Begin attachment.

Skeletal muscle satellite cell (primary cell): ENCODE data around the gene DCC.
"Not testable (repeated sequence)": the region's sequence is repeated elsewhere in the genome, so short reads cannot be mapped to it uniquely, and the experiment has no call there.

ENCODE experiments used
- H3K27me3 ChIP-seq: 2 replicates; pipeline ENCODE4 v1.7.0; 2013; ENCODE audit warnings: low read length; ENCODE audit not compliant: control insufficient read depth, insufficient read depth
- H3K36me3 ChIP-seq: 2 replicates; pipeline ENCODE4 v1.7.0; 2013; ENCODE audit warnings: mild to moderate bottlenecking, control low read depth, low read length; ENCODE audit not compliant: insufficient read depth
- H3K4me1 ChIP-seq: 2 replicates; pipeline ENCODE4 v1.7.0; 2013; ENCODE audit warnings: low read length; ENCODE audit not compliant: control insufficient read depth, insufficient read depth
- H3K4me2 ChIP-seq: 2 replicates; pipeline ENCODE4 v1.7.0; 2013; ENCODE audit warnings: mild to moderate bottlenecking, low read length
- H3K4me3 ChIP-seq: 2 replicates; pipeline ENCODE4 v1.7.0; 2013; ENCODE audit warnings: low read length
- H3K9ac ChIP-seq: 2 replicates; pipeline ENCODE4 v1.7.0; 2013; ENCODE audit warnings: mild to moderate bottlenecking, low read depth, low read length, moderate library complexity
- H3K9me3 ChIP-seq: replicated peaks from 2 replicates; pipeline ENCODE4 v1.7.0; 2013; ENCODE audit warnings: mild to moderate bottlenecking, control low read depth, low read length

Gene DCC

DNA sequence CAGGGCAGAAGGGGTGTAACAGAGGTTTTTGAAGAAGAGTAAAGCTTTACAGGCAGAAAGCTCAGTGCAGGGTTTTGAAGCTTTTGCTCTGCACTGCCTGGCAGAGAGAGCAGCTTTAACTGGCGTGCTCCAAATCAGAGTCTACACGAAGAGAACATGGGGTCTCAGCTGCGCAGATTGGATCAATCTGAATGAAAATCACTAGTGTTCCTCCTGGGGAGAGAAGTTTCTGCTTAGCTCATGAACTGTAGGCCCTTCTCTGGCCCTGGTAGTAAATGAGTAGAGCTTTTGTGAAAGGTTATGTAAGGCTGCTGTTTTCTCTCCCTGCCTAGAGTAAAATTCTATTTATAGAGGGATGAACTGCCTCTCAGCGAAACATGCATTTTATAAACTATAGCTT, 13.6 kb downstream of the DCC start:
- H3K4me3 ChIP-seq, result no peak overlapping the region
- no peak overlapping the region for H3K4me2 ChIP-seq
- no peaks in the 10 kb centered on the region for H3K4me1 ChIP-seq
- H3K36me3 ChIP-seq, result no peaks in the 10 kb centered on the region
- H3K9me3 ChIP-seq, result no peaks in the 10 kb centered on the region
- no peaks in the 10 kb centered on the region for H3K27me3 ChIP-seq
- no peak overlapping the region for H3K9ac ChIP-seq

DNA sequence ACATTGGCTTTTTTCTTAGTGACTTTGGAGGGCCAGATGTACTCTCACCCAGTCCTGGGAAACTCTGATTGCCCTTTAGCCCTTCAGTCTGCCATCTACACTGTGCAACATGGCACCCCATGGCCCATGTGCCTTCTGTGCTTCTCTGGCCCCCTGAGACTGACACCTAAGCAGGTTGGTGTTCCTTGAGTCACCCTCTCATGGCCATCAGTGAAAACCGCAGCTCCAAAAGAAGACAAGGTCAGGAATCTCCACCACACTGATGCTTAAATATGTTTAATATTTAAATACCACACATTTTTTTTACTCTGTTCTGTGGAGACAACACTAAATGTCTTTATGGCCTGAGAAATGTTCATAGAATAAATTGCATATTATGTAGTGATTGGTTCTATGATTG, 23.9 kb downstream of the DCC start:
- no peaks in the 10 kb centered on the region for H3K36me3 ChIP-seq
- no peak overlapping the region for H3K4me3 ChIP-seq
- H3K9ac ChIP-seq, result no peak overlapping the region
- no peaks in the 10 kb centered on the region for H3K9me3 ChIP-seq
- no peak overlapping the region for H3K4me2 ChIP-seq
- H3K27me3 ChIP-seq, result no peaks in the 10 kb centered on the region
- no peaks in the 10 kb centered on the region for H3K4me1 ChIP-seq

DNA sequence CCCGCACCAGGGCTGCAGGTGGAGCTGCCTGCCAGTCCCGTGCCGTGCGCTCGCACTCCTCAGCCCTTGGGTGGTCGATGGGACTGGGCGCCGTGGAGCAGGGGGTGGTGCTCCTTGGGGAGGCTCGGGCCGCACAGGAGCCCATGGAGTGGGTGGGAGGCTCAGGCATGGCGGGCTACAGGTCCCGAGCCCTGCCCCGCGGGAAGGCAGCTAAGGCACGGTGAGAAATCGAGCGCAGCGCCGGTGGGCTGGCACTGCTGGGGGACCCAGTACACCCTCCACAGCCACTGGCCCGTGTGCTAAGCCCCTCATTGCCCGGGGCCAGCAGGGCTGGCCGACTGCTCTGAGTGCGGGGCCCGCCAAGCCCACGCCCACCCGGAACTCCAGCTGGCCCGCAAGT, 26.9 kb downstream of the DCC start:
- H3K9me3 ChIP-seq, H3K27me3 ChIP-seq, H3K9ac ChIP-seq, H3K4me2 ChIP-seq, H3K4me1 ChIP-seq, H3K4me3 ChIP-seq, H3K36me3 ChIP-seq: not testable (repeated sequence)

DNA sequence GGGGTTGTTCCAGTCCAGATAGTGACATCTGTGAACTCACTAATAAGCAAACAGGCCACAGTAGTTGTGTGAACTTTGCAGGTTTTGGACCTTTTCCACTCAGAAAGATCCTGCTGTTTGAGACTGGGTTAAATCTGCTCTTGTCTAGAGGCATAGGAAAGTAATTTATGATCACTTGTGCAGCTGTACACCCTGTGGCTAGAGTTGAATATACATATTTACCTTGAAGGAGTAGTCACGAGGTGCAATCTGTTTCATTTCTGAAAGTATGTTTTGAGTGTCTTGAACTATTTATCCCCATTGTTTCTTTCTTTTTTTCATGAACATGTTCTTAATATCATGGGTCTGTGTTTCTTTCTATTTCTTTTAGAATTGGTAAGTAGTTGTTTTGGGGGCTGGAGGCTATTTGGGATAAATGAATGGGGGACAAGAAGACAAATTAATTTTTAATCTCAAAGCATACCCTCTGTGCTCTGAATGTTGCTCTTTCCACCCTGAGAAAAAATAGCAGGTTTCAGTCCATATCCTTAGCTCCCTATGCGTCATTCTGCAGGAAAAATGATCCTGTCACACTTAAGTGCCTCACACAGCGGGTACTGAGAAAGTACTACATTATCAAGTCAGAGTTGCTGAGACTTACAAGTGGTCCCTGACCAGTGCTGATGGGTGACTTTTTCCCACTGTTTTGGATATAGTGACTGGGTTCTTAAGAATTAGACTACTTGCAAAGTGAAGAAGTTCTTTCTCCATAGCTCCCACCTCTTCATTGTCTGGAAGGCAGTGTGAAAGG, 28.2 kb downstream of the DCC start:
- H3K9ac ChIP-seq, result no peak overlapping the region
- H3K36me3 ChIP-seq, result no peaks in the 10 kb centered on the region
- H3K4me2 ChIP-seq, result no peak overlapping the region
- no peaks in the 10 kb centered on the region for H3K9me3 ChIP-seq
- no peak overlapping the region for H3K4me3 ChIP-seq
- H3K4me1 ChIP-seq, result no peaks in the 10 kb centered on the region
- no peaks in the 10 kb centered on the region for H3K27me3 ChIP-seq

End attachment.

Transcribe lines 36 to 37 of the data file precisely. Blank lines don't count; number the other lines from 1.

- H3K4me1 ChIP-seq, result no peaks in the 10 kb centered on the region
- no peaks in the 10 kb centered on the region for H3K27me3 ChIP-seq